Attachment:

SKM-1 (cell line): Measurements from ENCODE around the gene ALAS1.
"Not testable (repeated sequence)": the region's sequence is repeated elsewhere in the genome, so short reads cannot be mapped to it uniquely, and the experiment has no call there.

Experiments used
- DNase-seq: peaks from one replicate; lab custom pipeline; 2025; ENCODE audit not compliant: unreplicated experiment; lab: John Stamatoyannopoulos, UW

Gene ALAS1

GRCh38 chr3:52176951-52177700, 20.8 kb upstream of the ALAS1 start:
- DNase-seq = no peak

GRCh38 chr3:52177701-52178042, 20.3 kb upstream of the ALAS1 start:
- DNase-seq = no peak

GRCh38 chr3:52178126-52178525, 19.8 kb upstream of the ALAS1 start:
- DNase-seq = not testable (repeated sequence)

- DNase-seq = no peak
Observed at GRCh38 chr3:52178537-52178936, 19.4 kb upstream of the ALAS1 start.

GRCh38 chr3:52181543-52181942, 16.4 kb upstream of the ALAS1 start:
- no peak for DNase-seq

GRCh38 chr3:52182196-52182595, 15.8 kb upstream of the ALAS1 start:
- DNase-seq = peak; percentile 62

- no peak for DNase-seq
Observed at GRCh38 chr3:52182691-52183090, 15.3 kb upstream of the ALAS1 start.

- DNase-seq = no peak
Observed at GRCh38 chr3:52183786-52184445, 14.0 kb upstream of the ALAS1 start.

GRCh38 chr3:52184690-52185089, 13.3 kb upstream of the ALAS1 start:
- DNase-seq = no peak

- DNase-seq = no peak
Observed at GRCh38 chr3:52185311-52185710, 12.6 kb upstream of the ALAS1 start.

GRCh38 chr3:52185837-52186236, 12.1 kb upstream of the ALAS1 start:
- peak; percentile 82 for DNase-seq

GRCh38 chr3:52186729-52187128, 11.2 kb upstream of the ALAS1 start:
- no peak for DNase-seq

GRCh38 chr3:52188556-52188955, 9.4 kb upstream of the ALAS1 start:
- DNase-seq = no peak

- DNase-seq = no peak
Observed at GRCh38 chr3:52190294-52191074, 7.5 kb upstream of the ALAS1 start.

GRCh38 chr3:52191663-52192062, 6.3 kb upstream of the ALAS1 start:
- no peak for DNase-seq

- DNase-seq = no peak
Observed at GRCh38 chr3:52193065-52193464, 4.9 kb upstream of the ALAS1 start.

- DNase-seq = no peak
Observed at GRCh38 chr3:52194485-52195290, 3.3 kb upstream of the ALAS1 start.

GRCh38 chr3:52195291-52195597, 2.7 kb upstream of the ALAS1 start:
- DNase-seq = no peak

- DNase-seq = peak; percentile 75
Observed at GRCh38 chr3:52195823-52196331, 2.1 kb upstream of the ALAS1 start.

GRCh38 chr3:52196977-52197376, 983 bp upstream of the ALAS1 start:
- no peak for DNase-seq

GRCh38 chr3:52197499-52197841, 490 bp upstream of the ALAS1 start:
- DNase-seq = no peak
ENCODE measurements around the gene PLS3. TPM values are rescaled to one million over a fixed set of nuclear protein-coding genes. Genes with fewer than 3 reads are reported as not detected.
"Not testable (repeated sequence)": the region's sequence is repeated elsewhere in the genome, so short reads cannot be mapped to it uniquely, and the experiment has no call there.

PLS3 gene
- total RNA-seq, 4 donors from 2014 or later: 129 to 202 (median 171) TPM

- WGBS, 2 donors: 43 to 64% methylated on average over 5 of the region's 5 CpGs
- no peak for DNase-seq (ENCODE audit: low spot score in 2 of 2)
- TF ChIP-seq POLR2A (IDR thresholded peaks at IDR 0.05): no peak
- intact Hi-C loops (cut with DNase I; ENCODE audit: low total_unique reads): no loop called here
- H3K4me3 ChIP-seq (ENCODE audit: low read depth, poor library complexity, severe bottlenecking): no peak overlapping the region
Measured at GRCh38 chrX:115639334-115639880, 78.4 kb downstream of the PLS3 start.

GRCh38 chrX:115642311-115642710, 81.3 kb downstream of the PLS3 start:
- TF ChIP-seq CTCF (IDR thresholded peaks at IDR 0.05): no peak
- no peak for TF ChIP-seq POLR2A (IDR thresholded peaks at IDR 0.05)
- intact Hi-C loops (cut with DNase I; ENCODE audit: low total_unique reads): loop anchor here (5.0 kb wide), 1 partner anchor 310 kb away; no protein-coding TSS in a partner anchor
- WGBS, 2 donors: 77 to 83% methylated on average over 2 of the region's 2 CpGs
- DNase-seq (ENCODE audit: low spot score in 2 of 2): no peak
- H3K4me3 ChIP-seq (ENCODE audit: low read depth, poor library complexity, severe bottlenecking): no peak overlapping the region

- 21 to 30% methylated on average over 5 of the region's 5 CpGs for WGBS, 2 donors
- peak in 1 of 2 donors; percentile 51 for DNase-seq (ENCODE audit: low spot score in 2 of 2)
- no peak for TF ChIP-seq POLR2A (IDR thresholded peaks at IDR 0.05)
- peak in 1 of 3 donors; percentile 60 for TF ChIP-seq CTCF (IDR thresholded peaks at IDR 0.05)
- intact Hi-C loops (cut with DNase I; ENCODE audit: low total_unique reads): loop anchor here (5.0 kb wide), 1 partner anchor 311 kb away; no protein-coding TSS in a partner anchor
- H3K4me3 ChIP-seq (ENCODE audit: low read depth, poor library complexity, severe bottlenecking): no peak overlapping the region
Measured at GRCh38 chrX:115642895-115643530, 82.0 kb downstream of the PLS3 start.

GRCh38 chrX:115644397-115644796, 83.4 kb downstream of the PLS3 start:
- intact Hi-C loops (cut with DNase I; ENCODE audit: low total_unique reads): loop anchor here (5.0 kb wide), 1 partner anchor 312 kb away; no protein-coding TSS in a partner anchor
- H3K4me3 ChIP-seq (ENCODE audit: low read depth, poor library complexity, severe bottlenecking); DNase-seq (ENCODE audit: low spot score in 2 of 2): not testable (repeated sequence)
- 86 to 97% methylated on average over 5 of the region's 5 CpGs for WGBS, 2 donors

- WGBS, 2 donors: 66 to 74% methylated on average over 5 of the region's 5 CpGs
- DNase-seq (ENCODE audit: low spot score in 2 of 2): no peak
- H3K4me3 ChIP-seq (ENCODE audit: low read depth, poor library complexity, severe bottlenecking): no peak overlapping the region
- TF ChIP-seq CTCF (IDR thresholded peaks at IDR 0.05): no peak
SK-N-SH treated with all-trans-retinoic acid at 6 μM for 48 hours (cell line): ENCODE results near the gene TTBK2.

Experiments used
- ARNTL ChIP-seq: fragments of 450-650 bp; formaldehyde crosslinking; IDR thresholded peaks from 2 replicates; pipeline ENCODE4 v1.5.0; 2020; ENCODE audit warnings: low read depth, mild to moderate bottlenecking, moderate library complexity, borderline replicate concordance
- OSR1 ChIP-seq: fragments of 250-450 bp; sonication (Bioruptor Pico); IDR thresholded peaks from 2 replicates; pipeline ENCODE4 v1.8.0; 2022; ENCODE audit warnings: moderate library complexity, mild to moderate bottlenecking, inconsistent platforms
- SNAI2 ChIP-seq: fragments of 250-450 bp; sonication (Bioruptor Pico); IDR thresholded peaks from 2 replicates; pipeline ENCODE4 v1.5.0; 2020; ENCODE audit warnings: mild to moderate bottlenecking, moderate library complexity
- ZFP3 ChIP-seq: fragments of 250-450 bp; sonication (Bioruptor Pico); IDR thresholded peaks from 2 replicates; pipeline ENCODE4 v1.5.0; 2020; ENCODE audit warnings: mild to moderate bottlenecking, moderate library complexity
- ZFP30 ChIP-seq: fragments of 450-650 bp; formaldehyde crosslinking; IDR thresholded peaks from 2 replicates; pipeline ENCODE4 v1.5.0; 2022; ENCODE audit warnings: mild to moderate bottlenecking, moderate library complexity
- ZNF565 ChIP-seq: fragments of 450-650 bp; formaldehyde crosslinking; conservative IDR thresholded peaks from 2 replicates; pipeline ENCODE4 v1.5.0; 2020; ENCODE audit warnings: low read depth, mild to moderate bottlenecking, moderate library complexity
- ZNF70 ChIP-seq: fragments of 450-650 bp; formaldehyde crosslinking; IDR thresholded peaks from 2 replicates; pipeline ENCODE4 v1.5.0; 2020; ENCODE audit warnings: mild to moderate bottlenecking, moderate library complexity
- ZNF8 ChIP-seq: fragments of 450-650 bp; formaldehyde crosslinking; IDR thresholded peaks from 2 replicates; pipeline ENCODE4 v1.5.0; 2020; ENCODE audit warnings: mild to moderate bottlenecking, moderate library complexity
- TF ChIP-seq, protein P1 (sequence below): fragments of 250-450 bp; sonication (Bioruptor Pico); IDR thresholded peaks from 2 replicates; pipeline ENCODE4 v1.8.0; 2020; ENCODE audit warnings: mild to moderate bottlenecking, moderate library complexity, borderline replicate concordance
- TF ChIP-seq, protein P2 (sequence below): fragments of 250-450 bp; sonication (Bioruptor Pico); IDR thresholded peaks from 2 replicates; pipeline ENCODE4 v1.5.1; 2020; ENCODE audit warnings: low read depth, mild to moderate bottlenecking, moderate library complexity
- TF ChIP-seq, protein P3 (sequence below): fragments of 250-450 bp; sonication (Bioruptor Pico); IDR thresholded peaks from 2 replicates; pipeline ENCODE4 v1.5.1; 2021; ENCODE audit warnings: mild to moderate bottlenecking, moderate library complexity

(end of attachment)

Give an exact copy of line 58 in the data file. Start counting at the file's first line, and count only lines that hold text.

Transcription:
GRCh38 chrX:115642311-115642710, 81.3 kb downstream of the PLS3 start: